Body Shaming and Mental Health: Love Yourself Unconditionally

What is beauty? Who sets “beauty” norms? Do we really have to comply with these norms? How can we encourage a healthier body image?

Society sets certain standards and characteristics for a woman to be defined as “beautiful”. These standards include hair quality, body shape and dimensions, and skin color. Society plays a huge role in how women perceive their bodies and even has a hand in shaking women’s body image. We all have our insecurities whether regarding weight or physical appearance. These insecurities can be accentuated when highlighted by society. Certain people whether they are friends, family even people you don’t know keep on commenting and criticizing on the way you look either you’re too fat or too skinny. Body shaming is the practice of criticizing oneself or another individual’s body shape or size. Body shaming is a form of bullying that can result in severe emotional trauma, especially at a young age. As it is done by family members it can be done by friends, enemies, and total strangers and is often portrayed in the media since we live in a society that values ​​being slim and thin as something people should definitely worship.

Although body shaming is related with physical appearance, it has a lot to do with mental health. Being body shamed can affect the way you perceive yourself, you can even start reconsidering the way you look and try to fit to these norms society imposes. Body shaming can have an impact on mental health, it may lead to depression, self-loathing, and even social isolation. Negative comments on looks may even lead some people to attempt suicide.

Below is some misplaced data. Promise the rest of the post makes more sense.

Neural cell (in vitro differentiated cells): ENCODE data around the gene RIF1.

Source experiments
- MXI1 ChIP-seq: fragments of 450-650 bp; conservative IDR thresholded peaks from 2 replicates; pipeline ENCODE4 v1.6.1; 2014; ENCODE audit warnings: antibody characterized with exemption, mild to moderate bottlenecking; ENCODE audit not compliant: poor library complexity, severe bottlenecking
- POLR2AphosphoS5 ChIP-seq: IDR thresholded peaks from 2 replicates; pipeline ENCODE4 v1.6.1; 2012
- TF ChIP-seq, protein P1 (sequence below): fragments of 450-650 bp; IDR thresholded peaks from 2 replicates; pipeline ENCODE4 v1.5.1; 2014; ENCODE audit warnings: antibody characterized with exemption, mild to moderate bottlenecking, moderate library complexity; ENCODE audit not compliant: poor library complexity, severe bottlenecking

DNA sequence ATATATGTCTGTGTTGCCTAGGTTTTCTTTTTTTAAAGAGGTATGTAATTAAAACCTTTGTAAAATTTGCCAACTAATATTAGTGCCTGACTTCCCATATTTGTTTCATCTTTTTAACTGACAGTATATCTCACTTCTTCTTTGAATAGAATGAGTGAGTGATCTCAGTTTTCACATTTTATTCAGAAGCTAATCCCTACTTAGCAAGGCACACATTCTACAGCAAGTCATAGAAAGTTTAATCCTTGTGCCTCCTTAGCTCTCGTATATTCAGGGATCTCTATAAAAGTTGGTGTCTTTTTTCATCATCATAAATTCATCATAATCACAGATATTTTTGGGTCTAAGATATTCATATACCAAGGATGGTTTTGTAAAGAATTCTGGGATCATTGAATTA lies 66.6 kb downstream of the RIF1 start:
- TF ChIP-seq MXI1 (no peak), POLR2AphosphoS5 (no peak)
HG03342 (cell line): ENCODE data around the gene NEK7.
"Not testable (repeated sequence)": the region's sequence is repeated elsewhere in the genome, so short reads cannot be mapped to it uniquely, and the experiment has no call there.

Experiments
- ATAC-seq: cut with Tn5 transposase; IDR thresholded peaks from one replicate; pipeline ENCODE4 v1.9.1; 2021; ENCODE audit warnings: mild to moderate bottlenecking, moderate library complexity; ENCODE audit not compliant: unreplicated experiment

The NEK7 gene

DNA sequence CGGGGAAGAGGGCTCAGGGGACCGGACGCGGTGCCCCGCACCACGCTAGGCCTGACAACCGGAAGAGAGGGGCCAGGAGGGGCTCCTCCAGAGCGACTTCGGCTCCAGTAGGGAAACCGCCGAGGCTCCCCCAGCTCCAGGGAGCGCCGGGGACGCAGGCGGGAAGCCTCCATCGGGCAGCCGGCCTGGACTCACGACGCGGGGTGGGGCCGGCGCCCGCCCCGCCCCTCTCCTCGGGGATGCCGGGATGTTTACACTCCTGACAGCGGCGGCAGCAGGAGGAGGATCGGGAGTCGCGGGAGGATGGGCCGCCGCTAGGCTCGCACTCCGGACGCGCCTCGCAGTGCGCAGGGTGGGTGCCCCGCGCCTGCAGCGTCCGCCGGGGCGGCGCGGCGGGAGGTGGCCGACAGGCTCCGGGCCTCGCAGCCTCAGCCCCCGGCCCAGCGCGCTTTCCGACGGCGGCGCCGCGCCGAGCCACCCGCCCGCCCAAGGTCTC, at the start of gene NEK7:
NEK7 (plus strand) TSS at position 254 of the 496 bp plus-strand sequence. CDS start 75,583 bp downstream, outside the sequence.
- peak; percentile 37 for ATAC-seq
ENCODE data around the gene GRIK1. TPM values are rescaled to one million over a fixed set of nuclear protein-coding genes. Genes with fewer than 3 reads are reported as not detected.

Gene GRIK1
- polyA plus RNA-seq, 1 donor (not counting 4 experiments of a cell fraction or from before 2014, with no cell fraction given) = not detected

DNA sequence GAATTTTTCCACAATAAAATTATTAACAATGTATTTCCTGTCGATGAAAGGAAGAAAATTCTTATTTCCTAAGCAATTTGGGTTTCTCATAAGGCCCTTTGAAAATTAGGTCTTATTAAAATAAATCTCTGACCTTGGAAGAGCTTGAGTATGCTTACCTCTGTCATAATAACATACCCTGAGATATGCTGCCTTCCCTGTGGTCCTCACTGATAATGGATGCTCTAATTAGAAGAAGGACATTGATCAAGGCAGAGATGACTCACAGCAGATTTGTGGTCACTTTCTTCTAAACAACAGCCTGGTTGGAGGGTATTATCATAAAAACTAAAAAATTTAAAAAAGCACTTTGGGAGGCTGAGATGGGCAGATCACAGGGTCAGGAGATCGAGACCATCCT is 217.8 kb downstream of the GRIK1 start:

Body shaming can lead to eating disorders like bulimia and anorexia. Anorexia is when a person starves themselves intensely in order to lose weight, while bulimia is the total opposite where a person eats intensely to gain weight. Both these eating disorders, effect the usual body metabolism and lead to undernourishment, diabetes, or other chronic illnesses. Furthermore, the criticism that people who are exposed to body shaming face can lead to a serious mental disorder which is body dysmorphic disorder. Body dysmorphic disorder is a mental health disorder in which one can’t quit criticizing themselves even the tiniest deformities or blemishes in their appearance that can’t even be seen by others. This insecurity may lead the person to avoid socializing. This obsessive mental disease entails consulting a psychiatrist to be solved.

There is beauty in diversity and differences. The “perfect” body showcased on TV or social media is just a myth and a social construction which we have to resist. The fact that these norms are not stagnant and can vary from one year to another proves that they are socially constructed. Each year beauty standards differ with the trend. If Marilyn Monroe, the golden age icon, was living in this era she would be body shamed for having a full figure. Being thin and having no body fat are no longer trending, this standard started to fade away with the rise of new trends in the 2000s. The airing of the reality show Keeping up with the Kardashians gave birth to new beauty standards. “Beautiful” women are supposed to have a large posterior and breasts plus a thigh gap and a thin waste. These trends have been sculpting female bodies and minds. Women are even resorting to plastic surgery to get this “perfect” body. Staying fit and healthy is one thing, but trying to fit into standards of other people that are defined by unreal parameters can lead to an even unhealthier life; physically, mentally, and socially. Let us be who we are, let’s be authentic because the number on a weighing scale does not define us.